They say if you could stretch out the entire Maine coast, every bay and cove and crevice expanded into a straight line, that line would reach all the way to California, nearly 3,000 miles away. The time it would take to explore each bit of the Maine coast would take no fewer hours than a cross-country drive and in the process lose much of Maine’s convoluted coastal glory.
But vacationers from around the country are happy to sample as much of Maine’s delights as they have time for here and there, dining on fresh seafood at marina restaurants, exploring rocky footpaths and quiet inlets, and watching serene sunrises from comfy inns or cheerful lodges that range along its shoreline. The wealthy have been coming here for over a century, making it their refuge from unwholesome cities oppressed by summer heat in their breezy “cottages” not quite as grand as those in Newport but certainly as comfortable. Since travel by car became affordable, others have followed suit.
My state of residence, Vermont, boasts beauties untold, but we do not front the ocean, so Maine is easily the number one family destination of my neighbors, and couples and single folks are every bit as welcome. Come along:
Renting a car is the way to go unless you live within a few hours of Maine. You can easily fly into Boston and combine your Maine adventure with time in that city, but Portland offers connections to just about anywhere and will save you driving time and traffic. Maine’s largest city at a mere 69,000 people, Portland, has boasted a revitalization since its Old Port Exchange was renovated for visitors back in the 70s and 80s. Portland is still an active shipping port, but now smaller marinas with pleasure boats dominate the Port along Commercial Street, and restaurants and tourist shops keep the place lively long into the night.
Try longtime classic DiMillo’s right on the water for a seafood dinner featuring some of the best clam chowder around, or pop into Vena’s Fizz House on Fore St. for masterpieces of cocktails and mocktails made with unique bitters and shrubs you can buy on-site. Rest your head in boutique-style accommodations at the Press Hotel, formerly a publisher’s offices and now the journalism-themed member of Marriott’s Autograph Collection, or the simple elegance of the Portland Harbor Hotel before a day of exploring the vibrant art galleries on or slightly inland from Commercial Street. Then spend an hour or two walking along the paths at Fort Williams for superb photos of the Portland Headlight and Casco Bay before you head out of town.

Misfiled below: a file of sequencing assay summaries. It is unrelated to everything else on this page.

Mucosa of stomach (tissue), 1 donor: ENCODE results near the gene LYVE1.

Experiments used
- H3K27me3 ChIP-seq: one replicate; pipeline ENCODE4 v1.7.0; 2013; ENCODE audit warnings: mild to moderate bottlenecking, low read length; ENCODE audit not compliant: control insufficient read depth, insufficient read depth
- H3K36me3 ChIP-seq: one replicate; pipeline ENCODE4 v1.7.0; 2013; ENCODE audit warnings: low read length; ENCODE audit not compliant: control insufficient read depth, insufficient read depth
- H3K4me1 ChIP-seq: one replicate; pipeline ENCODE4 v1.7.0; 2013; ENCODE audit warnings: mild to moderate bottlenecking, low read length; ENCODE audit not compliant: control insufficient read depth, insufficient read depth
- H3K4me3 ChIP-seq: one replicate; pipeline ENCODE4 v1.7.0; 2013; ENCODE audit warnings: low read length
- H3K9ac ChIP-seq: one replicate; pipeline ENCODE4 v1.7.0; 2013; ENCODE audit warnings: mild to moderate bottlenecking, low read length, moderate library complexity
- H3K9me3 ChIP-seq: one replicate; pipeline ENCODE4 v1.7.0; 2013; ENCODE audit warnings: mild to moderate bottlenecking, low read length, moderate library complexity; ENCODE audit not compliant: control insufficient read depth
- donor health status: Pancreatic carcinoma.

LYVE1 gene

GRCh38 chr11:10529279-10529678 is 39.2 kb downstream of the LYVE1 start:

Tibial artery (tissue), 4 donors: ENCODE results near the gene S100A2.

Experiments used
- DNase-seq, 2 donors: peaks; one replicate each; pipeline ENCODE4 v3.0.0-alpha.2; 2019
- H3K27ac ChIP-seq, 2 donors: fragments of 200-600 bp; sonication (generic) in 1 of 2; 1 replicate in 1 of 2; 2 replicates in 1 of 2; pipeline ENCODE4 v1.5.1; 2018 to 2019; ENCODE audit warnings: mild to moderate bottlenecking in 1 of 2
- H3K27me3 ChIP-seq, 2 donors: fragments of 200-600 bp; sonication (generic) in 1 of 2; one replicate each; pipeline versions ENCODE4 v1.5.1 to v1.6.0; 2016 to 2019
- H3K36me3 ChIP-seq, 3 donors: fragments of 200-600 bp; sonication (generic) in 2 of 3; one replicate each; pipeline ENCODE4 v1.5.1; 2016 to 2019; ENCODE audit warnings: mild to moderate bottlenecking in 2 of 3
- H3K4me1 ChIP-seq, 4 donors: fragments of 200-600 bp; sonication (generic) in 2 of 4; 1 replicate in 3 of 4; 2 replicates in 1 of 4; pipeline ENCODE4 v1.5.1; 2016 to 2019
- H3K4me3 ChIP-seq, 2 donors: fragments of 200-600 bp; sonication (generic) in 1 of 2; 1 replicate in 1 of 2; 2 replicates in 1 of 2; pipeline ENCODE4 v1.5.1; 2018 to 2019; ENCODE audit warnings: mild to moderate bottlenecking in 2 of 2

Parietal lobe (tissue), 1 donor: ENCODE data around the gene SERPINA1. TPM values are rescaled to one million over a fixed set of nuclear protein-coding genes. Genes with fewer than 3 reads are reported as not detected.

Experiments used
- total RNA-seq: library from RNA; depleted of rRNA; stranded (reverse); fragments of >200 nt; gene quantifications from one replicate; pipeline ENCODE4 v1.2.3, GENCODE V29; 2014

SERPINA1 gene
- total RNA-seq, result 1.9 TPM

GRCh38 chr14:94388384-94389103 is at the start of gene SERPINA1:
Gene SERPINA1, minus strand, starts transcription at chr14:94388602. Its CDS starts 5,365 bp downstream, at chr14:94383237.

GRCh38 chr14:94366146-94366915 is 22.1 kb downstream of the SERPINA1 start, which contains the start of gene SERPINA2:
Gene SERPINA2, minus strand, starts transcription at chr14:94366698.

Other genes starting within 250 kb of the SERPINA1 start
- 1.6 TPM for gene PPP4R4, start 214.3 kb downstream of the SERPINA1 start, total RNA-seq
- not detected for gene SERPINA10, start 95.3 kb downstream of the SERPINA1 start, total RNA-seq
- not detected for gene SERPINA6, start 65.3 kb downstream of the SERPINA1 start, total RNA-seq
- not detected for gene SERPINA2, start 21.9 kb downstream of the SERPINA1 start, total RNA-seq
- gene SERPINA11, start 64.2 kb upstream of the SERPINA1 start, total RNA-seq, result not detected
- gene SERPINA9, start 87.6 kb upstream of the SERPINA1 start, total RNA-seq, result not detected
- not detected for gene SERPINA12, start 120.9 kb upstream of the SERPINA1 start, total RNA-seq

Heading South, make time for a stop in Kennebunkport for one of the best lobster rolls around at the Clam Shack, right at the bridge to Kennebunk. Then peruse the shops before driving the loop of Ocean Avenue to goggle at some of the fantastic seaside mansions, culminating with a slow drive past Walker’s Point, long the summer home of former President George H.W. Walker Bush and his clan.
The early 1900s house with 9 bedrooms is now joined by other houses and structures, a tennis court, a swimming pool, a private dock, and the vigilant Secret Service men and women who will keep you from getting too close. It’s clearly a place of privilege, and indeed people like Margaret Thatcher and Vladimir Putin have been there, but it’s also one where you can imagine generations of the family enjoying each other along with their sublime vantage point of the sea.
Continuing on, there are beaches, shops, motels and inns, and the ubiquitous and delicious lobster rolls to be had all along the southern coastline, including Saco, Kittery, and Old Orchard Beach. My favorite in this direction is Ogunquit, home of quaint shops, a liberal variety of restaurants and inns, and the iconic Marginal Way, the cliff side pedestrian path with magnificent views of the ocean.
You might stay at the grand but family-friendly Beachmere Inn, with roomy accommodations and a sweeping lawn overlooking the ocean, positioned right between the Marginal Way and the most charming part of town. Be sure to head a few blocks downhill into Perkins Cove and wander the shops there as well. Sign up for an informative and delightful lobster or lighthouse tour hosted by FinestKind Cruises, right there at the cove. It might be the highlight of your time in Maine.